Massage & Bodywork


Issue link:

Contents of this Issue


Page 37 of 117

A B M P m e m b e r s e a r n F R E E C E a t w w w. a b m p . c o m / c e b y r e a d i n g M a s s a g e & B o d y w o r k m a g a z i n e 35 3. Try to feel what the speaker is feeling. Essentially, put yourself in their shoes. This is the cornerstone of empathy, and it will go a long way in helping a client feel heard and connected with. The information you gather through active listening will help you plan the session, as well as negotiate the time you spend on each part of the body. If your client complains of neck pain, you might suggest 15 minutes of the hour be spent there. It's essential to tell a client what your plan is so they can tell you if they prefer a different plan. They might prefer you spend the entire session on their upper body only. As previously mentioned, when I conducted the consumer interviews and asked about their not-so-positive massage experiences, many individuals reported that they didn't feel the massage therapist listened to them. One consumer summed it up by saying, "She just did what she did." In other words, the session was a routine rather than a response. Stagnant routines do not create connection. Request Feedback Even though requesting feedback is taught as an entry-level skill, some therapists don't practice it. Excellent therapists check in both during and after the session to ensure clients feel comfortable and safe, and needs are addressed. You aren't required to constantly engage your client in feedback during a session (they probably also want to quietly relax). You do, however, create a greater sense of connection when you are applying the right amount of depth and spending the right amount of time based on your client's response. One of my favorite questions occurs directly after working on an area of concern. "Does this area feel complete, or would you like for me to spend more time here?" This is one simple example of how to truly customize a session. Follow Up Lastly, make a follow-up call. Even if you only leave a message, a brief call asking how your client feels the next day will show you care. Another idea is to send an email a week or two after the session that links to an article offering education specific to their challenge. You can find many article ideas for clients at WHY CONNECT? People like to talk about what matters to them. Even folks who are quiet and shy still want to tell their story to an From the first moment with a new client, to the massage session and beyond, creating and maintaining connection is simple when a few basic communication skills are applied. authentically curious and caring person, especially when pain and stress is the problem. If they believe you are willing and able to offer support, they will likely feel safety and comfort, and be more receptive to your hands-on work. Our work as massage therapists is as much about relationship building as it is about applying the appropriate techniques. I received wise words from a teacher many years ago that stuck with me. He said, "Treat each client as if what they are saying to you is the most important thing you will hear all day." It goes a long way. Your clients will keep coming back, and you will find that you are more effective when you've been present enough to hear them. Then, the common goal can be reached. Notes 1. Merriam-Webster's Learner's Dictionary, accessed September 2017, www. 2. Dianne Schilling, "10 Steps to Effective Listening," Forbes, November 9, 2012, accessed September 2017, steps-to-effective-listening/#d15a1cb38918. Since 2000, Cindy Williams, LMT, has been actively involved in the massage profession as a practitioner, school administrator, instructor, curriculum developer, and mentor. She maintains a private practice as a massage and yoga instructor. Contact her at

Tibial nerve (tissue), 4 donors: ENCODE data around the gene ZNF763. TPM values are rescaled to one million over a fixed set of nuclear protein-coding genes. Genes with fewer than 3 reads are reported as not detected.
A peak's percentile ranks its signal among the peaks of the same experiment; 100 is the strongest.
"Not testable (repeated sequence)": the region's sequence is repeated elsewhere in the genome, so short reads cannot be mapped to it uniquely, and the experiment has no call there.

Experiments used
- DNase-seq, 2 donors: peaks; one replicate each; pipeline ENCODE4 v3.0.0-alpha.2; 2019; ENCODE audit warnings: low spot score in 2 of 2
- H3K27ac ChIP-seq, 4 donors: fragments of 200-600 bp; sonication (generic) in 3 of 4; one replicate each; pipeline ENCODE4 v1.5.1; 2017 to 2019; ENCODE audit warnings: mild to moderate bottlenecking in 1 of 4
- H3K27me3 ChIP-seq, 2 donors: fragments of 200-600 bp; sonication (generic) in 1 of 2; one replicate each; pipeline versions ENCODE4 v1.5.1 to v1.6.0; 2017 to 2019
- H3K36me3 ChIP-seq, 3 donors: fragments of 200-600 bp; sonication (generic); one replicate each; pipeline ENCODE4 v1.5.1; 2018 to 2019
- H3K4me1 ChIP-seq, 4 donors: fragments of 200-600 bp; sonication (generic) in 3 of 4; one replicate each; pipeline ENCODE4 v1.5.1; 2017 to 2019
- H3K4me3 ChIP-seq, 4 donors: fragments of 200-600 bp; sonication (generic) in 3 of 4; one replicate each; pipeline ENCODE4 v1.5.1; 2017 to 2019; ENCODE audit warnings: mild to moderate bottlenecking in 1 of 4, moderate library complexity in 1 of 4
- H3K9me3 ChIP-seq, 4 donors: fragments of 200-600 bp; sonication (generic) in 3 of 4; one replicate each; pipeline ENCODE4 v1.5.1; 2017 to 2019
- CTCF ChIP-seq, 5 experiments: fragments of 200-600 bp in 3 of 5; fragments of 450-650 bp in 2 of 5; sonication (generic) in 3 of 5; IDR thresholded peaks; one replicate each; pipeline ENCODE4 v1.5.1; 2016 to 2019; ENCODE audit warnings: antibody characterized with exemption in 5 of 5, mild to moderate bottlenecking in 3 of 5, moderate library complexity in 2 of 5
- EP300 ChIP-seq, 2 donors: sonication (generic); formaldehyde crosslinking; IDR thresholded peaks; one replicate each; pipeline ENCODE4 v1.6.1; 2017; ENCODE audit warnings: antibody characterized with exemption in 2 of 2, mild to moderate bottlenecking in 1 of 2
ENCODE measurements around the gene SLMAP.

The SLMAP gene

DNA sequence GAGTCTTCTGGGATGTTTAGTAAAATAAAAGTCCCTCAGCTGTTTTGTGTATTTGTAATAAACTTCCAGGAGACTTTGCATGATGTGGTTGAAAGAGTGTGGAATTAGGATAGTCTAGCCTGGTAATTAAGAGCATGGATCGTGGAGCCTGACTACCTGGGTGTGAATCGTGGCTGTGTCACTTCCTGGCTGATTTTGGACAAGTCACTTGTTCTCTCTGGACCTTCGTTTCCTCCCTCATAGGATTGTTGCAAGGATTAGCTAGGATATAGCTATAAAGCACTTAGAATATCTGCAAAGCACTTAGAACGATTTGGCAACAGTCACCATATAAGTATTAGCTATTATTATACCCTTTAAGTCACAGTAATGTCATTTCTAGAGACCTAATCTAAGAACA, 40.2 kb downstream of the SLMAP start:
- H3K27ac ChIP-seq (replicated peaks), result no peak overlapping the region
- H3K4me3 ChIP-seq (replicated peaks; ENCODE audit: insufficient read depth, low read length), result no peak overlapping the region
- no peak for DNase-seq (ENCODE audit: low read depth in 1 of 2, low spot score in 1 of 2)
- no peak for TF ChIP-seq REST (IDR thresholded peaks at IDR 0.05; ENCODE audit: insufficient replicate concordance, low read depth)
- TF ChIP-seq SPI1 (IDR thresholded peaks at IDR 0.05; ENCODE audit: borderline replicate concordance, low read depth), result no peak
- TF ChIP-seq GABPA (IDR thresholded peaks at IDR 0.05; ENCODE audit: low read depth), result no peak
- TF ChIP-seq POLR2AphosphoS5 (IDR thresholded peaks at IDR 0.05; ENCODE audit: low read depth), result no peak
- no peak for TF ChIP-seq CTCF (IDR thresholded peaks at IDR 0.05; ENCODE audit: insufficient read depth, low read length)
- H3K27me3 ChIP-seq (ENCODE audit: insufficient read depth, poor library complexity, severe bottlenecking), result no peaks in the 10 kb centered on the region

Articles in this issue

Links on this page

Archives of this issue

view archives of Massage & Bodywork - NOVEMBER | DECEMBER 2017